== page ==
Any bike competing in any index or dial-in class may not have any type of transmitting device mounted anywhere on the bike or rider during competition (see 2.9.10). Any teams in these classes that use a wireless system to transfer data files in the pits must remove the transmitter from the bike during competition.

Bikes in Pro classes and heads-up, no breakout sportsman classes may have transmitting devices on the bike or rider, but they may not be used during the run.


Data measurement is the process of using electronic sensors to measure various engine and chassis parameters. These sensors take physical properties such as pressure, temperature, speed, travel, acceleration, position, etc, and convert these properties into an electronic signal. These signals may then be used and/or recorded by various on-board electronic control systems including data recorders, boost or nitrous controllers, OEM or aftermarket engine control systems, etc. Some classes do not allow non-factory equipped data measurement devices, and some classes allow them, but with restrictions as to their function. Check individual class specifications for additional limitations.

While most types of data sensors are allowed, some types are specifically prohibited, unless they are OEM equipment. If an otherwise-banned sensor is installed by the OEM (such as a speedometer that uses front wheel speed), the sensor may remain intact and functioning, but it must function exactly as originally designed by the OEM, and may not be used by any non-original system or component on the bike.


Data recording is the process of storing data produced by data measurement sensors, with the intent and capability of reviewing the data after the completion of the run. Internal control values from ECMs and other electronic control devices may also be stored for later review and troubleshooting. Data recording is typically an internal function of an aftermarket EMS Data may also be recorded by passive recording-only devices.

Data recorders may not detect, and they may not be activated by, radio transmitters, infrared, laser or sonic devices, or any track position devices or beacons. Also, they may not wirelessly (ie radio, infrared, sonic. etc) transmit or receive information during the run to or from any source. Any communication or transmission of information between components on board the bike must be done via hardwired communications.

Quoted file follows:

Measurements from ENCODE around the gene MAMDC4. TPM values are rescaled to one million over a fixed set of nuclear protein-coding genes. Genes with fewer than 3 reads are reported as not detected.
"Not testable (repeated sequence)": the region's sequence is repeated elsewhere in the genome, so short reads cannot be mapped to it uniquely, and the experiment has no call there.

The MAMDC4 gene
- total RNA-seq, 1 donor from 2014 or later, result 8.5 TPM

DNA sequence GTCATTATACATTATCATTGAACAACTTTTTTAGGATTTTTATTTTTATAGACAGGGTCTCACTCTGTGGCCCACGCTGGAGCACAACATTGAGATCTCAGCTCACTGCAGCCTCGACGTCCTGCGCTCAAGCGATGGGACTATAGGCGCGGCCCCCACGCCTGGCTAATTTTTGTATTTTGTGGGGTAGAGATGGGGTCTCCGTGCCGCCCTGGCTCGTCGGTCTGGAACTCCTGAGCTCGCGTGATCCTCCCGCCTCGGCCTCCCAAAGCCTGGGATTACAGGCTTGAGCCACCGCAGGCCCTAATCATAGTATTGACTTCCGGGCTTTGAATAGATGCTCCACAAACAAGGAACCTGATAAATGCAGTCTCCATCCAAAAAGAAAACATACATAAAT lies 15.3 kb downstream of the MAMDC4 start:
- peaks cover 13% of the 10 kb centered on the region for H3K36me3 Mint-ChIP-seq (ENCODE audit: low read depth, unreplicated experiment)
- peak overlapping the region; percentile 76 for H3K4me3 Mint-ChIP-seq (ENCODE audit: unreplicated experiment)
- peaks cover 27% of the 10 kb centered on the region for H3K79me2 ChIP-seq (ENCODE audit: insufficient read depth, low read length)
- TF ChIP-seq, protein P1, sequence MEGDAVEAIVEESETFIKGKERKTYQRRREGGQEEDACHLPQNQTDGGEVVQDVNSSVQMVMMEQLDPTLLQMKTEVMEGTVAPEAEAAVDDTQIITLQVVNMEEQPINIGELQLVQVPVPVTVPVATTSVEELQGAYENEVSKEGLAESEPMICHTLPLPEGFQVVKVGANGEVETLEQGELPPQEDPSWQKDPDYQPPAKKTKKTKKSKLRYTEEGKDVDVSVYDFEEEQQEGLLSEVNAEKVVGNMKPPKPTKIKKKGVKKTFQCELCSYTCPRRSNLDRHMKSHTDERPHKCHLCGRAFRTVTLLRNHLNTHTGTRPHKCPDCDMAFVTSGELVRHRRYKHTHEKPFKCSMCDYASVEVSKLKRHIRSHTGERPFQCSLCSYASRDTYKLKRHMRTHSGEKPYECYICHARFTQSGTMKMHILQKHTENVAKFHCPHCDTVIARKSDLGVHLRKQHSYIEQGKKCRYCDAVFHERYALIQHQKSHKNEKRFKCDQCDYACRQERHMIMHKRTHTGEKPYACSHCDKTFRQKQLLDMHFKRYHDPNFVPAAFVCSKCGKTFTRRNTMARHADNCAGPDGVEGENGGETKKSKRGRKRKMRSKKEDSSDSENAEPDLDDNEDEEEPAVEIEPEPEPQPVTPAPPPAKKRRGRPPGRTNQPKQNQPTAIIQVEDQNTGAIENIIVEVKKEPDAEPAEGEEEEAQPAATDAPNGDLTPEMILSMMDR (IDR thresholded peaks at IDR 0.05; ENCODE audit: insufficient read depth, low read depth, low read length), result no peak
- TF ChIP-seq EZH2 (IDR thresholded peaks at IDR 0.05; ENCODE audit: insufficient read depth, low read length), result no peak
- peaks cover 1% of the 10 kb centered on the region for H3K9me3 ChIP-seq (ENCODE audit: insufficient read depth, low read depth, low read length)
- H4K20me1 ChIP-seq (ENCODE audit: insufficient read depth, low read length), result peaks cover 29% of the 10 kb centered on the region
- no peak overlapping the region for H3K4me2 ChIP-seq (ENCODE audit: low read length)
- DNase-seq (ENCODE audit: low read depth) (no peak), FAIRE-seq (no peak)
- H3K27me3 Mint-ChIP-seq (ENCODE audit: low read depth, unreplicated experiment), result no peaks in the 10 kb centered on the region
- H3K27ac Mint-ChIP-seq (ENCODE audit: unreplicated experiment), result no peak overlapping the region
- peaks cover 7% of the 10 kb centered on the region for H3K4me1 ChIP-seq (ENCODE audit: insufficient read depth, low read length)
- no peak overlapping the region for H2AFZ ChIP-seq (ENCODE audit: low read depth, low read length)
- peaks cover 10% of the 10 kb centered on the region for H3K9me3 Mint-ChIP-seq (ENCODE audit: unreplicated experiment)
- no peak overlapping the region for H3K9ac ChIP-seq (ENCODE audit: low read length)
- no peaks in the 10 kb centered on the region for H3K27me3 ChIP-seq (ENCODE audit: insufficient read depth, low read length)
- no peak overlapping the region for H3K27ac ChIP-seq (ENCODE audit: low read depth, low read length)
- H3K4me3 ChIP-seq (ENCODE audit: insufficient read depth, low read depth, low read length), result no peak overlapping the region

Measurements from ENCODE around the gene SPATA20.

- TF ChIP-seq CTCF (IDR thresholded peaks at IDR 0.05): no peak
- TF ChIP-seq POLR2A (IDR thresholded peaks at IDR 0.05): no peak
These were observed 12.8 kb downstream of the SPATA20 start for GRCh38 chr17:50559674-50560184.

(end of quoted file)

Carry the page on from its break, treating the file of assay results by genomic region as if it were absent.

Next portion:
2-steps are devices designed to limit the engine RPM, while allowing the rider to position the twist-throttle at full-throttle or near-full-throttle launch. This is typically done by cutting of the ignition, but it may also be accomplished by retarding the ignition or, on fuel-injected entries, by cutting the fuel delivery. This may also be accomplished by using throttle stops, secondary butterflies or restrictor valves, or any other device capable of restricting engine RPM by limiting air intake.


DATA LOGGING PARAMETERS: Manufacturers Cup tech may require any or all competitors not allowed 2-steps to data-log parameters relevant to the control of 2-step rule violations. These could include ignition and/or injection timing, switch inputs, speed inputs, map-switching parameters, etc. It is the responsibility of each and every team to know and understand the data-logging capabilities of their electronic devices, and to be capable of setting them to data-log any information requested by tech. Failure to do so, either by refusal or inability, is grounds for disqualification.



Legal electronics include: Delay boxes, ignition booster, stutter boxes, two-steps, nitrous timers, electronic throttle stops, electric shifters and shift lights. Motorcycles with electronic timers turning on nitrous oxide must also have a throttle switch to turn off the system when not at full throttle. RPM or timer activated automated shifters permitted in TG and SC. Wiring harness must be loomed in a fashion that would allow easy tracing and inspection of wiring (i.e., no taped or covered wires).



Must have a positive ignition cutoff switch attached to the rider with a lanyard. No part of the kill lanyard may be constructed of solid plastic. Lanyards must be made from leather, metal cable, solid nylon, or plastic with a nylon or cable-reinforced core. Solid or hollow plastic-only lanyards are no longer allowed. Lanyard cable must pass through metal loops or attachments, and then must be crimped back to itself utilizing a steel crimp. Non-looping crimped ends, similar to that commonly used for electrical wire terminals, are not allowed. The lanyard and end crimp must form a loop capturing the end attachment. Attachment clips or attachment rings must be constructed of metal.

Switch must be in the low-voltage side of the ignition circuit. Ignition shutoff must disable all fuel pumps and nitrous systems. Many stock machines are equipped with a handlebar mounted thumb switch which can have a lanyard easily attached for the above purpose. Engine must shut off if ignition or fuel lanyard is pulled.

All bikes must be equipped with a rider-operated switch that will allow them to kill the ignition system without removing their hand from the handlebars.

While it is fully legal to use a tether fastened to the kill switch, the preferred method is to use a kill switch that disconnects from the bike and disconnects the electrical circuit. In the event of a fall, it is possible that the OEM kill switch will not be actuated properly or that it can get knocked back on after the fall.



All entries must have a functional taillight attached to motorcycle during night operation. Once sufficient darkness requires that the track turn on its lighting system, all bikes must activate their taillights during competition. Night operation lights must be powered in a manner in which they will remain operational even if the lanyard kill switch or rider thumb switch is cut off. Bikes utilizing a taillight powered through a factory key-style ignition switch must leave switch in the “ON” position until after they clear the end of the track. Failure to have taillight activated during night competition will constitute run disqualification.